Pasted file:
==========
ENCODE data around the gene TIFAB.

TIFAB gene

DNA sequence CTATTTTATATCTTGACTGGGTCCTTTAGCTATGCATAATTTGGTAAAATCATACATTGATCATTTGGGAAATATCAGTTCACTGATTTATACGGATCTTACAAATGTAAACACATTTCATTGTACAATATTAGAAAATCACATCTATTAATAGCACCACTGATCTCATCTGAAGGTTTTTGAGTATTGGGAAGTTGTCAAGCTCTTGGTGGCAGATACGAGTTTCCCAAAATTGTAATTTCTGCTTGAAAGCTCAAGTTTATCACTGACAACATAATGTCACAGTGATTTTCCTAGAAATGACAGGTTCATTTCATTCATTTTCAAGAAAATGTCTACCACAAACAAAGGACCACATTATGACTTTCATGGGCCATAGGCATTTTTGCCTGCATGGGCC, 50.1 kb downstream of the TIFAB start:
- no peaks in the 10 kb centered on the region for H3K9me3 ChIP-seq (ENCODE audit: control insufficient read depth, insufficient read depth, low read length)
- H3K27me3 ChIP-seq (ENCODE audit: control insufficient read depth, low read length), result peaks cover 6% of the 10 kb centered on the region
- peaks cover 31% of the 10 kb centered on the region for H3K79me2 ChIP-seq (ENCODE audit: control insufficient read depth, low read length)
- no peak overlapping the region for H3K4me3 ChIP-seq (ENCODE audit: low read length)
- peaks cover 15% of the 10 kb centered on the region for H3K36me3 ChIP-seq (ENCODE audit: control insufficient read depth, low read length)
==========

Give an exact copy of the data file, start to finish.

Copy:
ENCODE data around the gene TIFAB.

TIFAB gene

DNA sequence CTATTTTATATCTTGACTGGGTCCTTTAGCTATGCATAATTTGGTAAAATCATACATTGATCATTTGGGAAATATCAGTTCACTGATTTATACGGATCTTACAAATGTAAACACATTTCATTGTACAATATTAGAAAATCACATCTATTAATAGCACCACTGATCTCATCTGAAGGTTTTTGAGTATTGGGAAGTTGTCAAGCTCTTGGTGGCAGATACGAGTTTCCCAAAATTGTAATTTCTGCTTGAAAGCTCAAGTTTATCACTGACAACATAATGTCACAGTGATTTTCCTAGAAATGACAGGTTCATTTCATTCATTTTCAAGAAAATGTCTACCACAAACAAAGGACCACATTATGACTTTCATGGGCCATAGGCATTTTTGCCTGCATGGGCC, 50.1 kb downstream of the TIFAB start:
- no peaks in the 10 kb centered on the region for H3K9me3 ChIP-seq (ENCODE audit: control insufficient read depth, insufficient read depth, low read length)
- H3K27me3 ChIP-seq (ENCODE audit: control insufficient read depth, low read length), result peaks cover 6% of the 10 kb centered on the region
- peaks cover 31% of the 10 kb centered on the region for H3K79me2 ChIP-seq (ENCODE audit: control insufficient read depth, low read length)
- no peak overlapping the region for H3K4me3 ChIP-seq (ENCODE audit: low read length)
- peaks cover 15% of the 10 kb centered on the region for H3K36me3 ChIP-seq (ENCODE audit: control insufficient read depth, low read length)